Nursing is a unique profession and should not be mistaken with medicine or other allied profession in the health sector. Although many people confuse nursing to be just a profession that is subordinate to other professions in the health sector, nursing is a unique profession with its professional concepts that are different from other professions.

Its unique body of knowledge and unique definition gives it a distinction from other professions. In addition, its characteristic of blending many concepts found in other professions makes nursing a unique profession. This essay defines nursing as a profession that is different from other professions like law and medicine.

According to the American Nurses Association (ANA) (2014), nursing is the promotion,protection and the optimization of abilities and health, prevention of injury and illness, treatment of human response, advocacy in the care of communities, families and individuals, and, alleviation of suffering trough diagnosis and treatment of disease.

A famous nurse theorist, Virginia Handerson, defined nursing as being the unique function to have the passion to assist an individual perform the activities that they can perform unaided (Wheeler, 2013). As can be appreciated from these definitions, nursing is a unique profession with unique functions, that can be distinguished from other professions. Nursing is a unique, distinct, self-governing profession (ANA, 2014). Nursing has many distinct practical features that make it unique and different from other professions like medicine. It should not be mistaken.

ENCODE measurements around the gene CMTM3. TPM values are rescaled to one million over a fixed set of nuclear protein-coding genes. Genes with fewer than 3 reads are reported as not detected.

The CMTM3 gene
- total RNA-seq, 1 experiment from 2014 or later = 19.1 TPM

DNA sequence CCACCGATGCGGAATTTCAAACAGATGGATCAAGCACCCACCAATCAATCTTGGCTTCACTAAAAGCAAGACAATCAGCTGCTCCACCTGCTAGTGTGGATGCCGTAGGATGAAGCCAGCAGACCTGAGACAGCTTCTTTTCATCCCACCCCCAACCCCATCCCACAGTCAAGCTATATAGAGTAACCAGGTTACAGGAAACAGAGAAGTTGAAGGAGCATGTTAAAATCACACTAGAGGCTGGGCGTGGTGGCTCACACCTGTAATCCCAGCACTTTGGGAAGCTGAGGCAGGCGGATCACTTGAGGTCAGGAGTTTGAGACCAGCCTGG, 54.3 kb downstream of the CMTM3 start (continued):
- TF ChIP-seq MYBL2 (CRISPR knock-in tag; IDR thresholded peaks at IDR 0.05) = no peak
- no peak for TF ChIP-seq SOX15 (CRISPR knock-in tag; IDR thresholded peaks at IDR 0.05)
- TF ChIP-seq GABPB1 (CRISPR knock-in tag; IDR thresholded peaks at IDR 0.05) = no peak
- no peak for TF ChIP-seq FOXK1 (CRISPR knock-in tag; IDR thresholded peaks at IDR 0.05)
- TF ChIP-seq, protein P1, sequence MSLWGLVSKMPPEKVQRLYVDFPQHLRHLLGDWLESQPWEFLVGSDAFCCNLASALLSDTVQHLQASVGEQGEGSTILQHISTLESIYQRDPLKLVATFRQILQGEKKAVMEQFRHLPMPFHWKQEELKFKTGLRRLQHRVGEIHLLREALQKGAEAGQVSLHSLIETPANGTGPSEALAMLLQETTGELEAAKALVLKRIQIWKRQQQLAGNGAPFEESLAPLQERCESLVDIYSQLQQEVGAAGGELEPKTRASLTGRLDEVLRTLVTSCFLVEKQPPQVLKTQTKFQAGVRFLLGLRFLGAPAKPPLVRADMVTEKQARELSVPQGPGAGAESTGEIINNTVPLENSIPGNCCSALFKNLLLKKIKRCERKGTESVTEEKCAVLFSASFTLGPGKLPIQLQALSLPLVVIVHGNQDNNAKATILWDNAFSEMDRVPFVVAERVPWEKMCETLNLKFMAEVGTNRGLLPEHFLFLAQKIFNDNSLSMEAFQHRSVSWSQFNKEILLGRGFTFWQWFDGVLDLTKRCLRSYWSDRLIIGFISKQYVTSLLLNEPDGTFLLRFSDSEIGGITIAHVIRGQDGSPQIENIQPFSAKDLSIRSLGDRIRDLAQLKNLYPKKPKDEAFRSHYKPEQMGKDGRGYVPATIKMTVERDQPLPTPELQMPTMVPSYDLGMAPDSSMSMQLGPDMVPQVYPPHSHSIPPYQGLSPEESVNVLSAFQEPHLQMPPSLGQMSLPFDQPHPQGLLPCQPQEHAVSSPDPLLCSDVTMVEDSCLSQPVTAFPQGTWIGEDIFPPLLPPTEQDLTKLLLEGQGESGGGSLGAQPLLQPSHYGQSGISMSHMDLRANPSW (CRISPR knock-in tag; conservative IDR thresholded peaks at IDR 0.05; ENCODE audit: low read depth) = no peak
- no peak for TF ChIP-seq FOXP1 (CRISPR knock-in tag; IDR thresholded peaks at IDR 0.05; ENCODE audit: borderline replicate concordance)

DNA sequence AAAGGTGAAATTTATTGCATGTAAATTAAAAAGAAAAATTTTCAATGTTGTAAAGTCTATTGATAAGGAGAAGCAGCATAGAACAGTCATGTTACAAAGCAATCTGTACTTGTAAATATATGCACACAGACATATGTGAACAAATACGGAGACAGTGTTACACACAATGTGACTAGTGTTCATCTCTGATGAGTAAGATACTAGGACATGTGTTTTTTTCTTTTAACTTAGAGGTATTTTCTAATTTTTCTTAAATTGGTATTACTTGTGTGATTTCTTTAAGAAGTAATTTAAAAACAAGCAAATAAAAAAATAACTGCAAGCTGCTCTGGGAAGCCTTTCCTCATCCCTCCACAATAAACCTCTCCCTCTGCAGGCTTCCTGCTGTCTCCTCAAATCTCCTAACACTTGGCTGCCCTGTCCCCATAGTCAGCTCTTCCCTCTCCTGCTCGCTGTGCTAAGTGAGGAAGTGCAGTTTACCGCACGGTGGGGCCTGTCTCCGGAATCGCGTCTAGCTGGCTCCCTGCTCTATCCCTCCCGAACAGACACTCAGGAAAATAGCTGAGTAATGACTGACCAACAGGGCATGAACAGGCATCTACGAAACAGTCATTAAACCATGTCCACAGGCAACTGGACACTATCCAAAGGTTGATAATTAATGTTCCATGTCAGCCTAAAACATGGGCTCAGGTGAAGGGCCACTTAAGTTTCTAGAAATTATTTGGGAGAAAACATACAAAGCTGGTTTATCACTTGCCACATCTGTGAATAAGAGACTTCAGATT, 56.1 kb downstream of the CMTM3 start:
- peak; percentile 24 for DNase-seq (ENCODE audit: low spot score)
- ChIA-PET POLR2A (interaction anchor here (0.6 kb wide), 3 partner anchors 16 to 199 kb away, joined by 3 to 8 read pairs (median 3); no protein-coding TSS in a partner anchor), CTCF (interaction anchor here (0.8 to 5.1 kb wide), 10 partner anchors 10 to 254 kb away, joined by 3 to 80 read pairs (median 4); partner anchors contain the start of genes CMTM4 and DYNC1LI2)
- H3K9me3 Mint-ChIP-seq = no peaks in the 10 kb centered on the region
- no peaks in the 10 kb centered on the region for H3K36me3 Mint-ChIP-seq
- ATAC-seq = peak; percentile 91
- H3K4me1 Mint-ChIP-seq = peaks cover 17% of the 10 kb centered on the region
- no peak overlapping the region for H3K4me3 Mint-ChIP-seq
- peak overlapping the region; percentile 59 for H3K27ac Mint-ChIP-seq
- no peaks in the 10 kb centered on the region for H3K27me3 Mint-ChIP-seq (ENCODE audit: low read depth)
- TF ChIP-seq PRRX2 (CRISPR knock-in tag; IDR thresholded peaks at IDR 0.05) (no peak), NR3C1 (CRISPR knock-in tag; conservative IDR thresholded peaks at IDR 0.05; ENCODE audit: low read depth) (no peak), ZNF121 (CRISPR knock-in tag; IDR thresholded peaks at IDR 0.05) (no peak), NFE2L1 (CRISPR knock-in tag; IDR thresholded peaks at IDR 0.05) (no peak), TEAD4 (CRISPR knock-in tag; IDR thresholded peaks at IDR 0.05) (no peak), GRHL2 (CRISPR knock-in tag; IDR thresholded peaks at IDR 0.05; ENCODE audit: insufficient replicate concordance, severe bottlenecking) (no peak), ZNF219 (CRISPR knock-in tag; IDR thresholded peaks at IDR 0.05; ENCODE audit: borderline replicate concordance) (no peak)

According to the Miriam Webster dictionary, a profession is a chosen, paid occupation that requires prolonged training and a method of formal qualification. Nursing meets all these features. Those who dispute the validity of nursing as a profession argue that nurses have less practical power as compared to their counterparts in the medical profession. However, they have not considered that nurses have a wide, unique role in patient advocacy in addition to their extensive medical expertise. In addition to a unique professional body of knowledge and scope of practice, nurses are prepared to have knowledge in social fields to enable them effectively carry tasks like patient education and pain management, wound care and counseling. Special education and a distinct curriculum are other theoretical features that distinguish nursing from other professions. For one to be enrolled in a nursing course, one should demonstrate a high-level of academic knowledge and passion for the profession. For one to be registered as a nurse, one should fulfill the professional, academic requirements set out by the state of federal government (Timofeeva, 2002). In every state, there are regulatory authorities that oversee the professional requirements for one to be registered as a nurse. This points to the sensitivity of the nursing profession, and outlays the fact that nursing is not just another profession, but a distinct profession. In addition, there are distinctions within the profession itself as per academic qualifications. For example, a nurse prepared under the graduate degree nursing program has a wider scope of practice than a nurse prepared under the diploma program. In regard to academics also, there are recognized specializations in the nursing profession. For example, distinguished nurse researchers, some of whom re holders of Ph.Ds, write nursing academic literature that is used to teach nursing students. In terms of practice, nurses have distinct hallmarks of practice (Timofeeva, 2002). An example is in the United States, where states have acknowledged the need to have the malpractice liability and code of ethics for nurses distinct from that of physicians. Although this is limited by the social, legal and economic limits for nurses, it has helped depict nursing as a distinct profession that is not dependent on other professions like medicine. In the organizational setting, the nursing staff is managed by nurses (Timofeeva, 2002). The old culture where the nursing staff is managed by physicians is now outdated. The chain of command from the lowest to the highest in the nursing department is composed of nurses. In regard to such Organogram, nurses do not report to physicians, but to fellow nurses who rank higher than them in the organizational chart. The other organizational settings where nurses work,have nurses practicing independently. For example, in physicians offices, public schools and other public settings, nurses practice autonomously under their scope of practice. However, it is important to recognize that many people, especially stakeholders in the health sector, have not been appropriately informed about the autonomy of the nursing profession. In addition, gender issues in nursing remain a challenge, with more than ninety percent of nurses being female. Such issues have, to some extent, stagnated the efforts by nurses to champion for the autonomy of the nursing profession. In sum, the nursing profession is an independent profession, with distinct features of autonomy in many fronts. The curriculum for nurses is different. In organizational settings, nurses are managed by an autonomous chain of command that is run by nurses. The registration and accreditation requirements for nurses are also distinct. Just like other professions like medicine and law, the nursing profession has its specializations. The nursing profession is, thus, an indep